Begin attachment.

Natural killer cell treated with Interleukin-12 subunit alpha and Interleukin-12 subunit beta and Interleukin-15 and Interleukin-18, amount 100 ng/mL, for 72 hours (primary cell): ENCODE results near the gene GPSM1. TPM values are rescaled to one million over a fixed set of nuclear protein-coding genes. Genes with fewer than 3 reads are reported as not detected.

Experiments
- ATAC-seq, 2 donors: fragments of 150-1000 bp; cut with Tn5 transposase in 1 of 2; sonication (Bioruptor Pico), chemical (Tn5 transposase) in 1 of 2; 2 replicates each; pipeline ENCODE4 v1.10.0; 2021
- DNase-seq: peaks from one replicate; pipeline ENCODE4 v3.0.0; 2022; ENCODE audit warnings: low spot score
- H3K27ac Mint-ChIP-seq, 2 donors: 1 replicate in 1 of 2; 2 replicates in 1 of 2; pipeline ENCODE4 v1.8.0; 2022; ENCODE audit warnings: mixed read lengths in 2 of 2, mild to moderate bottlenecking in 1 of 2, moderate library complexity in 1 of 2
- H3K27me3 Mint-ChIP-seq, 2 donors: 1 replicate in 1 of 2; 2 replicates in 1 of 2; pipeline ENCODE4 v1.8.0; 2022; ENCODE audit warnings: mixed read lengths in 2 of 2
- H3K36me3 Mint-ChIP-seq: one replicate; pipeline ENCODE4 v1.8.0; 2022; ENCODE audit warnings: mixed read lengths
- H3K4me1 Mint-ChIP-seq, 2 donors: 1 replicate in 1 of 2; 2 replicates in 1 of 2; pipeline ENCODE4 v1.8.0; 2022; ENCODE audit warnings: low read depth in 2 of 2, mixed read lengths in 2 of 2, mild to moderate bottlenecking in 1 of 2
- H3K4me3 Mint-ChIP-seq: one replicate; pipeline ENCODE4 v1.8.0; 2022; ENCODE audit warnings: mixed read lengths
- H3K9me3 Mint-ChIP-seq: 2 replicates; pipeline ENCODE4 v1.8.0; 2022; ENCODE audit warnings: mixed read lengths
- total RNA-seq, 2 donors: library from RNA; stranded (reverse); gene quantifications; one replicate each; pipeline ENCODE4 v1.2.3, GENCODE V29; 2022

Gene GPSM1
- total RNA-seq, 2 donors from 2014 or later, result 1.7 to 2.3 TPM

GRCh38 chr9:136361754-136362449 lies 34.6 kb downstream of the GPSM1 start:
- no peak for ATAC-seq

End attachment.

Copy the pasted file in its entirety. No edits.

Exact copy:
Natural killer cell treated with Interleukin-12 subunit alpha and Interleukin-12 subunit beta and Interleukin-15 and Interleukin-18, amount 100 ng/mL, for 72 hours (primary cell): ENCODE results near the gene GPSM1. TPM values are rescaled to one million over a fixed set of nuclear protein-coding genes. Genes with fewer than 3 reads are reported as not detected.

Experiments
- ATAC-seq, 2 donors: fragments of 150-1000 bp; cut with Tn5 transposase in 1 of 2; sonication (Bioruptor Pico), chemical (Tn5 transposase) in 1 of 2; 2 replicates each; pipeline ENCODE4 v1.10.0; 2021
- DNase-seq: peaks from one replicate; pipeline ENCODE4 v3.0.0; 2022; ENCODE audit warnings: low spot score
- H3K27ac Mint-ChIP-seq, 2 donors: 1 replicate in 1 of 2; 2 replicates in 1 of 2; pipeline ENCODE4 v1.8.0; 2022; ENCODE audit warnings: mixed read lengths in 2 of 2, mild to moderate bottlenecking in 1 of 2, moderate library complexity in 1 of 2
- H3K27me3 Mint-ChIP-seq, 2 donors: 1 replicate in 1 of 2; 2 replicates in 1 of 2; pipeline ENCODE4 v1.8.0; 2022; ENCODE audit warnings: mixed read lengths in 2 of 2
- H3K36me3 Mint-ChIP-seq: one replicate; pipeline ENCODE4 v1.8.0; 2022; ENCODE audit warnings: mixed read lengths
- H3K4me1 Mint-ChIP-seq, 2 donors: 1 replicate in 1 of 2; 2 replicates in 1 of 2; pipeline ENCODE4 v1.8.0; 2022; ENCODE audit warnings: low read depth in 2 of 2, mixed read lengths in 2 of 2, mild to moderate bottlenecking in 1 of 2
- H3K4me3 Mint-ChIP-seq: one replicate; pipeline ENCODE4 v1.8.0; 2022; ENCODE audit warnings: mixed read lengths
- H3K9me3 Mint-ChIP-seq: 2 replicates; pipeline ENCODE4 v1.8.0; 2022; ENCODE audit warnings: mixed read lengths
- total RNA-seq, 2 donors: library from RNA; stranded (reverse); gene quantifications; one replicate each; pipeline ENCODE4 v1.2.3, GENCODE V29; 2022

Gene GPSM1
- total RNA-seq, 2 donors from 2014 or later, result 1.7 to 2.3 TPM

GRCh38 chr9:136361754-136362449 lies 34.6 kb downstream of the GPSM1 start:
- no peak for ATAC-seq